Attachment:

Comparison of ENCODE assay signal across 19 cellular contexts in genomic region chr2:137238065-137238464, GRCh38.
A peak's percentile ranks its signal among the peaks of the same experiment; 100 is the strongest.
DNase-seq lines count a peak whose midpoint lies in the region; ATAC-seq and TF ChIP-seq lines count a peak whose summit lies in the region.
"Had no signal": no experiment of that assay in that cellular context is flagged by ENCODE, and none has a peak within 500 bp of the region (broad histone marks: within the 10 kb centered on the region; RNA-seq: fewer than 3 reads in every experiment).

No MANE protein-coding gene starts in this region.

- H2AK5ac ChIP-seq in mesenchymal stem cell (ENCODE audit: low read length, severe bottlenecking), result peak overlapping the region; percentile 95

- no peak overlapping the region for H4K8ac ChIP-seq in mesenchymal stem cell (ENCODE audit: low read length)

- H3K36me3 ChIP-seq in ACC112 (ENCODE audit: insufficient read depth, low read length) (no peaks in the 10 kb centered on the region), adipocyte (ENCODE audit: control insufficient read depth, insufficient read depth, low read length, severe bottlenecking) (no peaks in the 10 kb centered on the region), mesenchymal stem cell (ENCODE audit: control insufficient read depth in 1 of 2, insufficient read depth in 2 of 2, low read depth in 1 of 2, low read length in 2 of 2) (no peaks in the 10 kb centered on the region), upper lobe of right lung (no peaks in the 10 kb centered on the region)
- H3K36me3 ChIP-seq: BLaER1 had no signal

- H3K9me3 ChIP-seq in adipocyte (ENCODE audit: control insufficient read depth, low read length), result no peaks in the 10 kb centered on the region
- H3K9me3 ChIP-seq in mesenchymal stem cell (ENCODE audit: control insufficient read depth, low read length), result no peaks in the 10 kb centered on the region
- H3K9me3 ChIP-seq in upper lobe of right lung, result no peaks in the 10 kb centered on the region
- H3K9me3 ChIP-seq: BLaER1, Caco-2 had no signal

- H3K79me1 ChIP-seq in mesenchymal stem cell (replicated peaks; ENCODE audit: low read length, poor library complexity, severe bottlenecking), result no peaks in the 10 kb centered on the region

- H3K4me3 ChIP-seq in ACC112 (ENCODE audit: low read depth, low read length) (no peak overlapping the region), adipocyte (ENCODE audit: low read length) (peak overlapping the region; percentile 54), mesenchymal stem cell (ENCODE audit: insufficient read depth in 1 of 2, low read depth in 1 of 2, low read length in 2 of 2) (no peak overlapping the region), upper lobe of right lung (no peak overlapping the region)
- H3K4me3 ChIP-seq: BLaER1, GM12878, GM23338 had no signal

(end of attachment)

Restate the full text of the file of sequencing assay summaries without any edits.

Comparison of ENCODE assay signal across 19 cellular contexts in genomic region chr2:137238065-137238464, GRCh38.
A peak's percentile ranks its signal among the peaks of the same experiment; 100 is the strongest.
DNase-seq lines count a peak whose midpoint lies in the region; ATAC-seq and TF ChIP-seq lines count a peak whose summit lies in the region.
"Had no signal": no experiment of that assay in that cellular context is flagged by ENCODE, and none has a peak within 500 bp of the region (broad histone marks: within the 10 kb centered on the region; RNA-seq: fewer than 3 reads in every experiment).

No MANE protein-coding gene starts in this region.

- H2AK5ac ChIP-seq in mesenchymal stem cell (ENCODE audit: low read length, severe bottlenecking), result peak overlapping the region; percentile 95

- no peak overlapping the region for H4K8ac ChIP-seq in mesenchymal stem cell (ENCODE audit: low read length)

- H3K36me3 ChIP-seq in ACC112 (ENCODE audit: insufficient read depth, low read length) (no peaks in the 10 kb centered on the region), adipocyte (ENCODE audit: control insufficient read depth, insufficient read depth, low read length, severe bottlenecking) (no peaks in the 10 kb centered on the region), mesenchymal stem cell (ENCODE audit: control insufficient read depth in 1 of 2, insufficient read depth in 2 of 2, low read depth in 1 of 2, low read length in 2 of 2) (no peaks in the 10 kb centered on the region), upper lobe of right lung (no peaks in the 10 kb centered on the region)
- H3K36me3 ChIP-seq: BLaER1 had no signal

- H3K9me3 ChIP-seq in adipocyte (ENCODE audit: control insufficient read depth, low read length), result no peaks in the 10 kb centered on the region
- H3K9me3 ChIP-seq in mesenchymal stem cell (ENCODE audit: control insufficient read depth, low read length), result no peaks in the 10 kb centered on the region
- H3K9me3 ChIP-seq in upper lobe of right lung, result no peaks in the 10 kb centered on the region
- H3K9me3 ChIP-seq: BLaER1, Caco-2 had no signal

- H3K79me1 ChIP-seq in mesenchymal stem cell (replicated peaks; ENCODE audit: low read length, poor library complexity, severe bottlenecking), result no peaks in the 10 kb centered on the region

- H3K4me3 ChIP-seq in ACC112 (ENCODE audit: low read depth, low read length) (no peak overlapping the region), adipocyte (ENCODE audit: low read length) (peak overlapping the region; percentile 54), mesenchymal stem cell (ENCODE audit: insufficient read depth in 1 of 2, low read depth in 1 of 2, low read length in 2 of 2) (no peak overlapping the region), upper lobe of right lung (no peak overlapping the region)
- H3K4me3 ChIP-seq: BLaER1, GM12878, GM23338 had no signal